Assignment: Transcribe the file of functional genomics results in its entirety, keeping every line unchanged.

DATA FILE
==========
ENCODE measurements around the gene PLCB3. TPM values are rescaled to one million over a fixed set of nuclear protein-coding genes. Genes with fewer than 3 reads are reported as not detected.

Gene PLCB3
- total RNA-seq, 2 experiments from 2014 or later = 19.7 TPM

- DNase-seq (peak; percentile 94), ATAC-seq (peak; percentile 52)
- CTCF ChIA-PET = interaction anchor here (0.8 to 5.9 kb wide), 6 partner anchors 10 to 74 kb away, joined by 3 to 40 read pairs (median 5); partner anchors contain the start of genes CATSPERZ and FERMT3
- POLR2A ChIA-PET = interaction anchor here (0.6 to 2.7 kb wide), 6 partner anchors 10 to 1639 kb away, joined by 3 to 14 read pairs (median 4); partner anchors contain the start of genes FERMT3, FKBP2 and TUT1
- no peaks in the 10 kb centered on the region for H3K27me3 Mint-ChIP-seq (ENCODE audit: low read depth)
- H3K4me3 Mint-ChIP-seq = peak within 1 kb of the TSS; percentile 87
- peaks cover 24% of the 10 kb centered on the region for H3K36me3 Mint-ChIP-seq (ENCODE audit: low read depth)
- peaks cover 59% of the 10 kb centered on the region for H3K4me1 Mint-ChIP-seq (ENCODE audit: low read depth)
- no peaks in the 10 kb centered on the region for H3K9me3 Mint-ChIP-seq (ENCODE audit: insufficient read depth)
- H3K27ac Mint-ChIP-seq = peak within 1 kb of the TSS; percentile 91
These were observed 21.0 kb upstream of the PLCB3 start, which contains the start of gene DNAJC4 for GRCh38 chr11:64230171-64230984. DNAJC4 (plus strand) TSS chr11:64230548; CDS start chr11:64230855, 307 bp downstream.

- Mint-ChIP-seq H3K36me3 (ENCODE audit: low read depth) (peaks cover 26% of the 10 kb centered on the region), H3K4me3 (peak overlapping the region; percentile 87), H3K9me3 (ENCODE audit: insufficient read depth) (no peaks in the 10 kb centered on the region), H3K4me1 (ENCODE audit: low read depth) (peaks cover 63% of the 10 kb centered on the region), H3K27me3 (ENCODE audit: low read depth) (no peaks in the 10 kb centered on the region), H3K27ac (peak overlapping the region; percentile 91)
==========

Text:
ENCODE measurements around the gene PLCB3. TPM values are rescaled to one million over a fixed set of nuclear protein-coding genes. Genes with fewer than 3 reads are reported as not detected.

Gene PLCB3
- total RNA-seq, 2 experiments from 2014 or later = 19.7 TPM

- DNase-seq (peak; percentile 94), ATAC-seq (peak; percentile 52)
- CTCF ChIA-PET = interaction anchor here (0.8 to 5.9 kb wide), 6 partner anchors 10 to 74 kb away, joined by 3 to 40 read pairs (median 5); partner anchors contain the start of genes CATSPERZ and FERMT3
- POLR2A ChIA-PET = interaction anchor here (0.6 to 2.7 kb wide), 6 partner anchors 10 to 1639 kb away, joined by 3 to 14 read pairs (median 4); partner anchors contain the start of genes FERMT3, FKBP2 and TUT1
- no peaks in the 10 kb centered on the region for H3K27me3 Mint-ChIP-seq (ENCODE audit: low read depth)
- H3K4me3 Mint-ChIP-seq = peak within 1 kb of the TSS; percentile 87
- peaks cover 24% of the 10 kb centered on the region for H3K36me3 Mint-ChIP-seq (ENCODE audit: low read depth)
- peaks cover 59% of the 10 kb centered on the region for H3K4me1 Mint-ChIP-seq (ENCODE audit: low read depth)
- no peaks in the 10 kb centered on the region for H3K9me3 Mint-ChIP-seq (ENCODE audit: insufficient read depth)
- H3K27ac Mint-ChIP-seq = peak within 1 kb of the TSS; percentile 91
These were observed 21.0 kb upstream of the PLCB3 start, which contains the start of gene DNAJC4 for GRCh38 chr11:64230171-64230984. DNAJC4 (plus strand) TSS chr11:64230548; CDS start chr11:64230855, 307 bp downstream.

- Mint-ChIP-seq H3K36me3 (ENCODE audit: low read depth) (peaks cover 26% of the 10 kb centered on the region), H3K4me3 (peak overlapping the region; percentile 87), H3K9me3 (ENCODE audit: insufficient read depth) (no peaks in the 10 kb centered on the region), H3K4me1 (ENCODE audit: low read depth) (peaks cover 63% of the 10 kb centered on the region), H3K27me3 (ENCODE audit: low read depth) (no peaks in the 10 kb centered on the region), H3K27ac (peak overlapping the region; percentile 91)